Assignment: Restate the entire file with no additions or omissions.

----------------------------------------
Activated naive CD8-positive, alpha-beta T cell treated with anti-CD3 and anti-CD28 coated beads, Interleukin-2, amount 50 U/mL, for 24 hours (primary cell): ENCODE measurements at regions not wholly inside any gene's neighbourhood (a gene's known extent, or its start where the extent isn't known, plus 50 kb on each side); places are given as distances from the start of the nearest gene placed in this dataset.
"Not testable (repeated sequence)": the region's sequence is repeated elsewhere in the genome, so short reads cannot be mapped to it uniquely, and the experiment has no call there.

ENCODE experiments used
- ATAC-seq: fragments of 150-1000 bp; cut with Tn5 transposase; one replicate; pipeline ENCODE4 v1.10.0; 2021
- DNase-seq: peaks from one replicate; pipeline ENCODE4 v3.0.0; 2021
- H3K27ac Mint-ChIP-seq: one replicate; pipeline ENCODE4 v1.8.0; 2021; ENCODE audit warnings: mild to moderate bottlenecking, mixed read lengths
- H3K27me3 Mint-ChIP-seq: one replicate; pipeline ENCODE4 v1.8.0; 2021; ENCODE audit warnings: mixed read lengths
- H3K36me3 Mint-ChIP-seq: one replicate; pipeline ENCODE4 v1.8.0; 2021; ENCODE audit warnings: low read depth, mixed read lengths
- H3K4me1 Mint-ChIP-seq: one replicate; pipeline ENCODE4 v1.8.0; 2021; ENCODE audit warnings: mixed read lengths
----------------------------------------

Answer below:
Activated naive CD8-positive, alpha-beta T cell treated with anti-CD3 and anti-CD28 coated beads, Interleukin-2, amount 50 U/mL, for 24 hours (primary cell): ENCODE measurements at regions not wholly inside any gene's neighbourhood (a gene's known extent, or its start where the extent isn't known, plus 50 kb on each side); places are given as distances from the start of the nearest gene placed in this dataset.
"Not testable (repeated sequence)": the region's sequence is repeated elsewhere in the genome, so short reads cannot be mapped to it uniquely, and the experiment has no call there.

ENCODE experiments used
- ATAC-seq: fragments of 150-1000 bp; cut with Tn5 transposase; one replicate; pipeline ENCODE4 v1.10.0; 2021
- DNase-seq: peaks from one replicate; pipeline ENCODE4 v3.0.0; 2021
- H3K27ac Mint-ChIP-seq: one replicate; pipeline ENCODE4 v1.8.0; 2021; ENCODE audit warnings: mild to moderate bottlenecking, mixed read lengths
- H3K27me3 Mint-ChIP-seq: one replicate; pipeline ENCODE4 v1.8.0; 2021; ENCODE audit warnings: mixed read lengths
- H3K36me3 Mint-ChIP-seq: one replicate; pipeline ENCODE4 v1.8.0; 2021; ENCODE audit warnings: low read depth, mixed read lengths
- H3K4me1 Mint-ChIP-seq: one replicate; pipeline ENCODE4 v1.8.0; 2021; ENCODE audit warnings: mixed read lengths